Multivariate logistic regression analyses were used to test the association between diabetes or IFG/IGT with high levels of inflammatory markers. A high inflammation level was defined as a level >75th percentile (CRP >3.11, IL-6 >2.84, and TNF-α >4.11). Odds ratios (ORs) and 95% CIs for high CRP, IL-6, or TNF-α in relation to diabetes and IFG/IGT were calculated. Two separate analyses were performed for diabetes and IFG/IGT, respectively; we also ran the analysis including diabetes and IFG/IGT as dummy variables in the same model and the results were similar. Comorbidities and body composition measures hypothesized to be either potential confounders or potential mediators in the pathway of the association between diabetes or IFG/IGT and inflammation were progressively added to the models. The first model was adjusted for age, race, sex, education, smoking, alcohol intake, and clinic site. The second model was adjusted additionally for total body fat and visceral fat. When total body fat was included in the models, an additional adjustment was made for body height to normalize total body fat. The fully adjusted model took into account the comorbidities and medication use. We tested for an interaction of sex and race with diabetes and IFG/IGT for the different inflammatory markers. Because high levels of two or more inflammatory markers represent a more specific indicator of systemic inflammation (21) than a high level of just one, a composite inflammation index was calculated. The high extreme group included those who had at least two of the inflammatory markers in the highest quartile. The low extreme group, considered as the reference category in the analysis, included participants with all three inflammation markers below or equal to the median, and the intermediate group included individuals with all other possible combinations of cytokine levels. A polytomous logistic regression was used to test the relationship between diabetes and IFG/IGT with the inflammation index.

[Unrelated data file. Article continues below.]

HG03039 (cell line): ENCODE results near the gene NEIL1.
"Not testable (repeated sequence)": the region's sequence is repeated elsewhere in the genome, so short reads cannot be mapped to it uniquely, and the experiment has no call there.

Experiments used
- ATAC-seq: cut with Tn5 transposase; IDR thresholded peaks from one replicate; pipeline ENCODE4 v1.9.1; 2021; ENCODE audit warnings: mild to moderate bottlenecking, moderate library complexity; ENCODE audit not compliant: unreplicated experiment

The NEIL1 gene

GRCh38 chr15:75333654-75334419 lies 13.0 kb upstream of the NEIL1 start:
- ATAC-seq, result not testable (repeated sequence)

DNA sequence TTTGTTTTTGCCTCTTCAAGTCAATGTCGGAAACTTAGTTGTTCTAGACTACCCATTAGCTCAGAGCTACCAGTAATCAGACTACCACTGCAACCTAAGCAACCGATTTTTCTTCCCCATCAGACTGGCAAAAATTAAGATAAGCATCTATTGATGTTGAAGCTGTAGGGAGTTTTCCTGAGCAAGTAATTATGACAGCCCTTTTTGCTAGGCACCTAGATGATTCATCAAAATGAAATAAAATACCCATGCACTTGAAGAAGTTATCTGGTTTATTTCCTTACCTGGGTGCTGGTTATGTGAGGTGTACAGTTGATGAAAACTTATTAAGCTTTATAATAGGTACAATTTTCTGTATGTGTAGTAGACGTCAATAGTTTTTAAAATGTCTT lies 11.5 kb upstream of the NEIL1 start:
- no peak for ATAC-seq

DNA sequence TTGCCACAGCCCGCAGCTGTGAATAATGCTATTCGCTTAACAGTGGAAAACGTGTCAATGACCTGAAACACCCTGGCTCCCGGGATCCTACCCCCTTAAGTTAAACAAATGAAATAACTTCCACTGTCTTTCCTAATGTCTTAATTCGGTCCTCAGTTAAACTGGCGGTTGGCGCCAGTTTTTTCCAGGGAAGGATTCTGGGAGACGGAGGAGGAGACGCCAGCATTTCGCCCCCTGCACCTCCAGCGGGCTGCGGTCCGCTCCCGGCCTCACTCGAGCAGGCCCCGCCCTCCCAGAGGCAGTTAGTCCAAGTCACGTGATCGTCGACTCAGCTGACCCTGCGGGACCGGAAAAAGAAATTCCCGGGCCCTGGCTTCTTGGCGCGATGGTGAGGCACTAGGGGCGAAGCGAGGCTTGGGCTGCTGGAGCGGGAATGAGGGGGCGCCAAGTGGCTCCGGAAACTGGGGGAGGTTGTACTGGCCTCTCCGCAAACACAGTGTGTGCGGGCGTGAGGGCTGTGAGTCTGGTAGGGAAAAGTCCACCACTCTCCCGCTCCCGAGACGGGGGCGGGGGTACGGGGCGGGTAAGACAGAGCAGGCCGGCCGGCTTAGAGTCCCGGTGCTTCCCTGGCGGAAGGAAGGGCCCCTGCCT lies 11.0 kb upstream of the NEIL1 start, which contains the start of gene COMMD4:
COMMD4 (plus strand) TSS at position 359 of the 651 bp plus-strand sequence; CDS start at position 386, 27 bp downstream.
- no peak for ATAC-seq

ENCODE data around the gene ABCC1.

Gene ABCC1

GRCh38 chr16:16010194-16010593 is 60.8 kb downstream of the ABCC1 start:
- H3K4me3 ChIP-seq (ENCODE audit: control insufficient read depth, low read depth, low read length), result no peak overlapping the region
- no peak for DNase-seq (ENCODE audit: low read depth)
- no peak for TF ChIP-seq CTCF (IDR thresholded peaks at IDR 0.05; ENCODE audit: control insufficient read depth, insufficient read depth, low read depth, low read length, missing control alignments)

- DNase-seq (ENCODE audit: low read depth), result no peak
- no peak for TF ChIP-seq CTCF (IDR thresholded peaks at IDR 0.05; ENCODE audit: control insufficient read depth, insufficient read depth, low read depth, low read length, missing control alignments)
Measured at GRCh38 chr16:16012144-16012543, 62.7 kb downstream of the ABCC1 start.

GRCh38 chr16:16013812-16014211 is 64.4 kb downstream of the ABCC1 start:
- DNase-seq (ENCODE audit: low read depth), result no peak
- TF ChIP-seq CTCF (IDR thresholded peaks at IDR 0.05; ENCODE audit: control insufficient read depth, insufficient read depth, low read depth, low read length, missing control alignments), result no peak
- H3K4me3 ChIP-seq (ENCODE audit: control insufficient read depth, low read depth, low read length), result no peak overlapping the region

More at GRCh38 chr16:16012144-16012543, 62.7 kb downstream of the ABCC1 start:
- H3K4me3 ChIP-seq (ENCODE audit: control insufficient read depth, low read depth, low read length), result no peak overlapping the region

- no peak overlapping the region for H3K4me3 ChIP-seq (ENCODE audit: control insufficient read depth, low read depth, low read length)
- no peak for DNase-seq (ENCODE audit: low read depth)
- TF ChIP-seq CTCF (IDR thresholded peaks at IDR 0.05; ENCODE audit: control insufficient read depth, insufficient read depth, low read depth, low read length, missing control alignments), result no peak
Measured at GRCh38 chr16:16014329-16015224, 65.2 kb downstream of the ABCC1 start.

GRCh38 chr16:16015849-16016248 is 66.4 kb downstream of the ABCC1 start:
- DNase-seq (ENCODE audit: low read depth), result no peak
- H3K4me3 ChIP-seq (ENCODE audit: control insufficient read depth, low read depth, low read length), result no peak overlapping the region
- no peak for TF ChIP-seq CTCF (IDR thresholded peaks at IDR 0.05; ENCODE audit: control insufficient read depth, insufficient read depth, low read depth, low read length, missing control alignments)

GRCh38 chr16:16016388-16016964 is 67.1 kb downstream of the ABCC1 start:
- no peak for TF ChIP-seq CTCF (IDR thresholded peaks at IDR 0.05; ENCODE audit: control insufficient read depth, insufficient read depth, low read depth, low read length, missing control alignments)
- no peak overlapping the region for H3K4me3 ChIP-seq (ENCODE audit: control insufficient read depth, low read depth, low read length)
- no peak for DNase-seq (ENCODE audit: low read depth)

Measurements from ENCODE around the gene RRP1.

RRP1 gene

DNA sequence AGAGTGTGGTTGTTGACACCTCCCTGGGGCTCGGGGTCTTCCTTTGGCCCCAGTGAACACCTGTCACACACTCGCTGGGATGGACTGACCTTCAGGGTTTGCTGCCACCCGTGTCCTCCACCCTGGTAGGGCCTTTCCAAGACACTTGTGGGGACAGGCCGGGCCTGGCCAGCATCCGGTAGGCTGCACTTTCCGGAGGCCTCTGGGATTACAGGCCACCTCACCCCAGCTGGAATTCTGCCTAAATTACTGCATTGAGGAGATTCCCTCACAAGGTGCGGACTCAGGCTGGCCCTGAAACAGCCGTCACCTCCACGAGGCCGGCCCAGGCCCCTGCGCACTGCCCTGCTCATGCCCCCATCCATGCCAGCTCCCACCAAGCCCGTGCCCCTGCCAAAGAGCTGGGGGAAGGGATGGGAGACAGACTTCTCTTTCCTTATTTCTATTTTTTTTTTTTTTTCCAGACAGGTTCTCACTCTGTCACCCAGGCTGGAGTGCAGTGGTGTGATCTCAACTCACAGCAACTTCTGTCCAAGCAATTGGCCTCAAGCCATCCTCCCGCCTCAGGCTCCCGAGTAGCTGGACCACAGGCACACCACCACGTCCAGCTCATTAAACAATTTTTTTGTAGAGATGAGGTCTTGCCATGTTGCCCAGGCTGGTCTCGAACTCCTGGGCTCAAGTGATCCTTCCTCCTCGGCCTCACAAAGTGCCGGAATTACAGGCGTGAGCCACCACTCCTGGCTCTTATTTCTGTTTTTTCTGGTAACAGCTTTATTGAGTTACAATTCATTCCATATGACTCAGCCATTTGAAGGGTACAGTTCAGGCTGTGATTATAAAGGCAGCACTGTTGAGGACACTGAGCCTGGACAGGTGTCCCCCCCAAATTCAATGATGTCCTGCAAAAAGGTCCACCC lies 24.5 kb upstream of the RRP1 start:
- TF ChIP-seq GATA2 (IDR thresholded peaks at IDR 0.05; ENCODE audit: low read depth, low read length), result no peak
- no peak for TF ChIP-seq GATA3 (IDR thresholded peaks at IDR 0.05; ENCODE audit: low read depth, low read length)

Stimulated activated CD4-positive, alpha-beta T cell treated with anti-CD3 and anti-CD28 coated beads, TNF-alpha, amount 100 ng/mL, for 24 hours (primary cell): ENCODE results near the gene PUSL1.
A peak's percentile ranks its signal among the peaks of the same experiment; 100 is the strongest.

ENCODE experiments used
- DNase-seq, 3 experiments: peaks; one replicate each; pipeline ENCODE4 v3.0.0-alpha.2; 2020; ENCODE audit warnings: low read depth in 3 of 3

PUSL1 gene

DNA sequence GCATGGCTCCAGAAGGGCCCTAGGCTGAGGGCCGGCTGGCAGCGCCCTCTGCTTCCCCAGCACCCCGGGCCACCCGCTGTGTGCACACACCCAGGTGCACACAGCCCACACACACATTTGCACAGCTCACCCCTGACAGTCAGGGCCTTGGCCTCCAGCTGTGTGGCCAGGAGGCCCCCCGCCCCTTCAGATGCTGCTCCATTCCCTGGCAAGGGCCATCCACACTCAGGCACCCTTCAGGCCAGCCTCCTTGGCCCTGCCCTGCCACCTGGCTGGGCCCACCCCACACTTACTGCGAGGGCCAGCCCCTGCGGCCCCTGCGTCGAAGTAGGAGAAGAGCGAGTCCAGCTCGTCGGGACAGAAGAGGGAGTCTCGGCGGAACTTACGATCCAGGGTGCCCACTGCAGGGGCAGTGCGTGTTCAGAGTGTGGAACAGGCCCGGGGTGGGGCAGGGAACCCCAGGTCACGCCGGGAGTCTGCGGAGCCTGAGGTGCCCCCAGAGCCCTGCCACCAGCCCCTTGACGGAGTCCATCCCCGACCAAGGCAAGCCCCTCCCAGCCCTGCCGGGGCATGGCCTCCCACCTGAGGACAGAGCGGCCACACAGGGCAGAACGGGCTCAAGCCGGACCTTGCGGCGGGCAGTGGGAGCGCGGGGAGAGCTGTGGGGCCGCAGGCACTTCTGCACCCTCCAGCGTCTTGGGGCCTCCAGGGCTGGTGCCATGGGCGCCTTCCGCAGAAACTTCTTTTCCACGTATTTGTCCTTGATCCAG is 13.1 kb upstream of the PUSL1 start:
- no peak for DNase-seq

To test whether poorer glycemic control in diabetic participants (n = 637, all with A1C values) was associated with higher levels of inflammatory markers, we performed multivariate logistic regression analyses using A1C level and high inflammation level as described above. A value of P < 0.05 was accepted as statistically significant. Statistical analyses were performed using SAS software (SAS Institute, Cary, NC).
Among the 2,683 participants with complete information, 650 (24.2%) were diabetic at baseline and 787 (29.3%) had IFG or IGT. Participants with diabetes were more likely to be male and black and had a lower level of education (Table 1). Participants in the diabetic and the IFG/IGT group had a higher prevalence of hypertension, higher levels of indicators of glucose metabolism, and greater total body fat mass and visceral fat area compared with the NGT participants. Diabetic individuals had more cardiovascular diseases and peripheral arterial disease than their counterparts with NGT.
Plasma levels of inflammatory markers were moderately correlated. The highest correlation was observed for CRP and IL-6 (Pearson r = 0.40, P < 0.0001). The correlation between IL-6 and TNF-α was 0.19 (P < 0.0001) and between CRP and TNF-α was 0.09 (P < 0.0001). Table 2 shows the plasma concentrations of the inflammatory markers by diabetes and hyperglycemic status. Levels of CRP, IL-6, and TNF-α, using either quartile levels or continuous levels, were significantly higher in the IFG/IGT and diabetic group compared with the NGT group.